Notas ao café…

O dia em que se perdeu o Afeganistão

Posted in notas ao café by JN on Setembro 18, 2009

John Sherffius, «Boulder Daily Camera»

Esta semana, observadores da UE anunciaram que pelo menos um quarto dos votos nas eleições presidenciais do Afeganistão eram suspeitos e que a fraude eleitoral foi generalizada. O actual presidente afegão e os governos e observadores estrangeiros, que investiram nesta eleições como uma forma de pacificar o país,  procuram uma solução para este problema. Mas todos temem e estão cheios de maus presságios sobre o futuro deste problemático país. A Der Spiegel cita, entre outros, o Berliner Zeitung:

“The presidential election in Afghanistan on August 20 could go down in the history books as the beginning of the end. The day that Afghanistan was lost. The day a civil war developed. The day that the export of democracy at gunpoint ended. And the day that NATO underwent the biggest defeat since its inception. That is why western diplomats and military forces put so much energy into making sure the results were correct — even though they didn’t know what the correct results would mean for Afghanistan.”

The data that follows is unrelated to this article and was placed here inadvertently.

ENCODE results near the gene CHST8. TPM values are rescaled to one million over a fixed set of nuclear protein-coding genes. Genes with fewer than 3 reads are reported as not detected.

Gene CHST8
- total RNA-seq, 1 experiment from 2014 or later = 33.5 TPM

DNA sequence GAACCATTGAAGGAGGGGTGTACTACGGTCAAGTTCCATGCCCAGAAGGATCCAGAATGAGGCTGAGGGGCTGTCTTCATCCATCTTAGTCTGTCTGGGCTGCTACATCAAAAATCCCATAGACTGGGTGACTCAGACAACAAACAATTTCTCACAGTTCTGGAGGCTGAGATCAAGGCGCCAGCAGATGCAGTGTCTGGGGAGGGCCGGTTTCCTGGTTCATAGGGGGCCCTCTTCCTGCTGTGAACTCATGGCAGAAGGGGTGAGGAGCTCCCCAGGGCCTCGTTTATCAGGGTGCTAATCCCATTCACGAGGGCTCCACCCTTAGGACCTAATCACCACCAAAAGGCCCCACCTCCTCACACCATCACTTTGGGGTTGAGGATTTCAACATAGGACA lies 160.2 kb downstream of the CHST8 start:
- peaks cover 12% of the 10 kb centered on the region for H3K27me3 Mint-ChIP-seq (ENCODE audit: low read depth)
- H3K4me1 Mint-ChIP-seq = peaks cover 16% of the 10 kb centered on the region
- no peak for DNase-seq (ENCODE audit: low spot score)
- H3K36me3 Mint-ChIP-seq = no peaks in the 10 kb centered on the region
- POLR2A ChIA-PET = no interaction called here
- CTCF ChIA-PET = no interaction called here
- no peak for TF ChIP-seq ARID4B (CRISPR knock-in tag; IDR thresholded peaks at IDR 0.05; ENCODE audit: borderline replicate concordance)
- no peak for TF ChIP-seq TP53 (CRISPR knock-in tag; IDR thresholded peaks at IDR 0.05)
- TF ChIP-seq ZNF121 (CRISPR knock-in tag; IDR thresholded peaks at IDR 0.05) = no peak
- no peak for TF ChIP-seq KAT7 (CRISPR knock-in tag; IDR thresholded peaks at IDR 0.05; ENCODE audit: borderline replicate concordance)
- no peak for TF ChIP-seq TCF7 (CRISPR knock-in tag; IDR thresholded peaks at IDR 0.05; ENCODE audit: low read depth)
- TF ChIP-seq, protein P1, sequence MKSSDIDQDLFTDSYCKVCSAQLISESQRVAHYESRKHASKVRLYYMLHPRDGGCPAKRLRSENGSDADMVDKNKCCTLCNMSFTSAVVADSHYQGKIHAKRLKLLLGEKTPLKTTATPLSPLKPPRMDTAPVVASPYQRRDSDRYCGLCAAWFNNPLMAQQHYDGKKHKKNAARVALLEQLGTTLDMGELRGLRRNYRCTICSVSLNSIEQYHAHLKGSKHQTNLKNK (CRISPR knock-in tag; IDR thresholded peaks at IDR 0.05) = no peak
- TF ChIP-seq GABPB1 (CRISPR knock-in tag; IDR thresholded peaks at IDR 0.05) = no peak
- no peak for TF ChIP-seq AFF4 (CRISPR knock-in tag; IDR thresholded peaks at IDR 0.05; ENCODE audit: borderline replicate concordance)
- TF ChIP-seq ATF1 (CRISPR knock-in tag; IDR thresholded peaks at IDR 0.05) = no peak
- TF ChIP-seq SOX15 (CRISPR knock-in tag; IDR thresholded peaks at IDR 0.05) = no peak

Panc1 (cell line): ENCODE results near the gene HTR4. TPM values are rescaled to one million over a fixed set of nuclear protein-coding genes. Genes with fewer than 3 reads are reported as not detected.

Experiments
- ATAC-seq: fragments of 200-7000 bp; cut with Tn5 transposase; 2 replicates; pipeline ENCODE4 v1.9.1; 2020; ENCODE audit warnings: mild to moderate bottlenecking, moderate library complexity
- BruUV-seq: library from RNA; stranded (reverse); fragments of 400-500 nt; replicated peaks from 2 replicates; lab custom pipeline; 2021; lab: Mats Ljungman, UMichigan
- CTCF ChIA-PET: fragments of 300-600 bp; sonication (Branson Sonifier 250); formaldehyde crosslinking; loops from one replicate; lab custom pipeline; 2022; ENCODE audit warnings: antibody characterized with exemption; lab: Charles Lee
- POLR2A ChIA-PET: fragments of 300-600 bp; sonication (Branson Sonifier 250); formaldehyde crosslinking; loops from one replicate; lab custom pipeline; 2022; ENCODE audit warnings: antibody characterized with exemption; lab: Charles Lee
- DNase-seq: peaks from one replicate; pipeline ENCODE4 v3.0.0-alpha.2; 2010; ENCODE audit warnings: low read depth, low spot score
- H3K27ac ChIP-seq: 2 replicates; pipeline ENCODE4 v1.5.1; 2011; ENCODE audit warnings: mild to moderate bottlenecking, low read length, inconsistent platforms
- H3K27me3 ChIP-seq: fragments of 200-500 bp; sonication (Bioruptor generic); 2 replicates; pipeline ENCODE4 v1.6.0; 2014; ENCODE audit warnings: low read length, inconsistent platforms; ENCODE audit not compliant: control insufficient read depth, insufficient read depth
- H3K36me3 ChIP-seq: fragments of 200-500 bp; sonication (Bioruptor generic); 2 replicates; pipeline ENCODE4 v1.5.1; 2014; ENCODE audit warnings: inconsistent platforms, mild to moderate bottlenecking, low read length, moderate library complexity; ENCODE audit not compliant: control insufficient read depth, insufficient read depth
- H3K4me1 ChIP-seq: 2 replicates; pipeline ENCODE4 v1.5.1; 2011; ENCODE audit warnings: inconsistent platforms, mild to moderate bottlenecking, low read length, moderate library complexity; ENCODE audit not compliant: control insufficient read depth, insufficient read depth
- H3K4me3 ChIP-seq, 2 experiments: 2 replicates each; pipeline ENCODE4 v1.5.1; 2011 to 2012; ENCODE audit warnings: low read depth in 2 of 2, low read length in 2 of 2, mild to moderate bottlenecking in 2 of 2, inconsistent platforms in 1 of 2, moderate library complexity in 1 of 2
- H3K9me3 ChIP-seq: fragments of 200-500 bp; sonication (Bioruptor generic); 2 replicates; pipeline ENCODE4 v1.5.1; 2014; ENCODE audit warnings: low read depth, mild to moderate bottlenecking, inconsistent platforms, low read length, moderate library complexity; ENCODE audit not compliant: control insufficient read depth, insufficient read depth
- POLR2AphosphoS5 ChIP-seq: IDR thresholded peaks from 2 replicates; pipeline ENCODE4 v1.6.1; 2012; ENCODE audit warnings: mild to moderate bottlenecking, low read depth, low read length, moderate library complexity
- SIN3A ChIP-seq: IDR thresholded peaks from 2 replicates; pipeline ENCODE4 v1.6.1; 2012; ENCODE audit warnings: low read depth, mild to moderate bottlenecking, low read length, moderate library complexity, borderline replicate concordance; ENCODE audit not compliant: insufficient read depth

“But even when forgeries are spotted and votes recounted, even if there is a halfway clean election result, the country is still slipping steadily into a civil war. Karzai and his followers, mostly among the Pashtuns, would not accept a defeat. The whole Karzai system of corruption, bribery and nepotism would collapse and many of his profiteers would lose their incomes. And the Pashtuns would never let themselves be ruled by Abdullah — he is a Tajik, after all.”

“In principle, this election is significant for two reasons: For one thing, it shows how bad the situation in Afghanistan really is. For another, it exposes the hypocrisy of western governments who consider the act of voting alone as a measure of democratic progress.”

“This election has to be annulled. Doing so won’t help advance Afghanistan. But it may stop it from sliding back into the chaos of decades past.”

Chappatte, «International Herald Tribune»


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